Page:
3) Bioengineered polypeptides for organelle engineering
Bioproduction using plants has been used or studied in a broad range of fields, such as drug discovery, energy production, food production, and material synthesis. Recently, the interest in bioproduction of bulk chemicals and polymers has increased owing to the rise of genome editing technology. However, in eukaryotes that have multiple organelles, it is difficult to create a metabolic pathway for bioproduction solely via modification of the nuclear genome. As proof, my research group modified the nuclear genome of a model plant (Arabidopsis thaliana) for the synthesis of polyhydroxyalkanoate, which is a typical bioplastic, but plant growth was inhibited due to the lack of mitochondrial metabolites. Thus, to produce a wide range of bulk chemicals and polymers using plants, it is necessary to modify the organelles in addition to the nuclear genome.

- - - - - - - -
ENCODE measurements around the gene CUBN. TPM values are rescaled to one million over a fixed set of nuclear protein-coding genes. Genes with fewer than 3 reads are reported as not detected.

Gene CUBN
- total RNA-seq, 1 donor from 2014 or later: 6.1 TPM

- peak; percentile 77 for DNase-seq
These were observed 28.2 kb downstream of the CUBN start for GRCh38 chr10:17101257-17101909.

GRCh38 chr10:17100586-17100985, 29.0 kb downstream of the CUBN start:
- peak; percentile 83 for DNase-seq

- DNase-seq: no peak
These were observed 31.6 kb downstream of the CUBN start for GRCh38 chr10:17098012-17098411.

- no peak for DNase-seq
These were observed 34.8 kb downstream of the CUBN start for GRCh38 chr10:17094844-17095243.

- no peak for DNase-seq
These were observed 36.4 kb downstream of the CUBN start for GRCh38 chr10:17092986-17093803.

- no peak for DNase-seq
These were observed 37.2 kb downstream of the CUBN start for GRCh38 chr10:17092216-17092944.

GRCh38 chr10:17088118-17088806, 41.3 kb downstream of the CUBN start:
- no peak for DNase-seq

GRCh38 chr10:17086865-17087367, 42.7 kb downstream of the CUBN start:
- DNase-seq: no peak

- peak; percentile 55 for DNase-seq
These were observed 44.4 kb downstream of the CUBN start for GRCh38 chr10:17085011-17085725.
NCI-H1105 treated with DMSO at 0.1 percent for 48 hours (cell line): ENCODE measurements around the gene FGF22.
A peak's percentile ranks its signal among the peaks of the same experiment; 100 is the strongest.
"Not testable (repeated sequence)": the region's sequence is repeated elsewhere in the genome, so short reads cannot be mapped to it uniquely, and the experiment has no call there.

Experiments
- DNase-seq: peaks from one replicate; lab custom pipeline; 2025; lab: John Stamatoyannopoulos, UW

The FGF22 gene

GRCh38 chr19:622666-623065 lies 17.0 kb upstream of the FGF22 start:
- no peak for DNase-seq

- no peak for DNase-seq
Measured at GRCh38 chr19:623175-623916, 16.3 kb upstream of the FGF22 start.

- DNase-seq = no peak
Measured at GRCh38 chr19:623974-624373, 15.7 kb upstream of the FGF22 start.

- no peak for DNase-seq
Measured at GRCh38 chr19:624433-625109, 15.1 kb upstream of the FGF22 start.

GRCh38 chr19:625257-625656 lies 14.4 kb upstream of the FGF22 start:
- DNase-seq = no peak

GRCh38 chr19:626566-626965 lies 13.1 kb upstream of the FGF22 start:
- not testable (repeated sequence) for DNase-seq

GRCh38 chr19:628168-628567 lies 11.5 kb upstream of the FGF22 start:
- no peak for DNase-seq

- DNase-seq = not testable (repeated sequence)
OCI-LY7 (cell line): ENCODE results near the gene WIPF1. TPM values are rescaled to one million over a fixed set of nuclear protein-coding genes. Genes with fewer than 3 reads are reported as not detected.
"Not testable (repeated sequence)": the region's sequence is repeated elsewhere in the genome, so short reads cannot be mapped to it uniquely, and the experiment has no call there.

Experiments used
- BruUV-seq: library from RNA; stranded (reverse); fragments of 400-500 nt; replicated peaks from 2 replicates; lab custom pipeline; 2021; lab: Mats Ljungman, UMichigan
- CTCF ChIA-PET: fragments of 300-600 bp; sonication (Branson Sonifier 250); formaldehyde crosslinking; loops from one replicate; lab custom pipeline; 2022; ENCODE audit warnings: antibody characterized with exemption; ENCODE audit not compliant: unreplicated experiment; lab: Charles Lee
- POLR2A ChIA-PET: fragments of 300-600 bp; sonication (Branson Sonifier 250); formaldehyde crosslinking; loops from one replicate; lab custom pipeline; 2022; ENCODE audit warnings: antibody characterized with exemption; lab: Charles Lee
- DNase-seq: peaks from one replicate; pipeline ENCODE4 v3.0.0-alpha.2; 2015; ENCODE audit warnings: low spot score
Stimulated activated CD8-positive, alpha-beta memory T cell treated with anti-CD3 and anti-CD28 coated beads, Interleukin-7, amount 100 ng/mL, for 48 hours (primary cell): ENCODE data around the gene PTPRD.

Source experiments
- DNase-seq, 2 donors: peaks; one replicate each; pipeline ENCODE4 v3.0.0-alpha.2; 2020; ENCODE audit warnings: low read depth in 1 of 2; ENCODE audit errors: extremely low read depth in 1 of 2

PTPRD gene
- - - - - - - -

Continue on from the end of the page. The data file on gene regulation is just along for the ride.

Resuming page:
Polypeptides are versatile tools in biotechnology, especially in targeted delivery of bioactive molecules. Cationic sequences make efficient gene delivery agents due to membrane-destabilizing, DNA-condensing and pH buffering properties. A group of molecular transporters such as cell penetrating peptides (CPP) are short peptide sequences that vary significantly in sequence, hydrophobicity, polarity, and have the remarkable capacity for membrane translocation. Meanwhile, targeted delivery to essential organelles such as mitochondria and chloroplasts can be achieved with mitochondrial-targeting and chloroplast-transit peptides (MTP and CTP), which are typically N-terminal motifs predicted to form amphipathic helixes and enriched in positively charged basic residues. The combination of cationic, cell-penetrating and targeting signal components is an exciting new design parameter that enabled cellular uptake, localization and expression of exogenous DNA in the organelles of living plants (Figure 3). This new bioengineered polypeptide expands the potential of plant engineering to create plant-based tough and strong composite materials.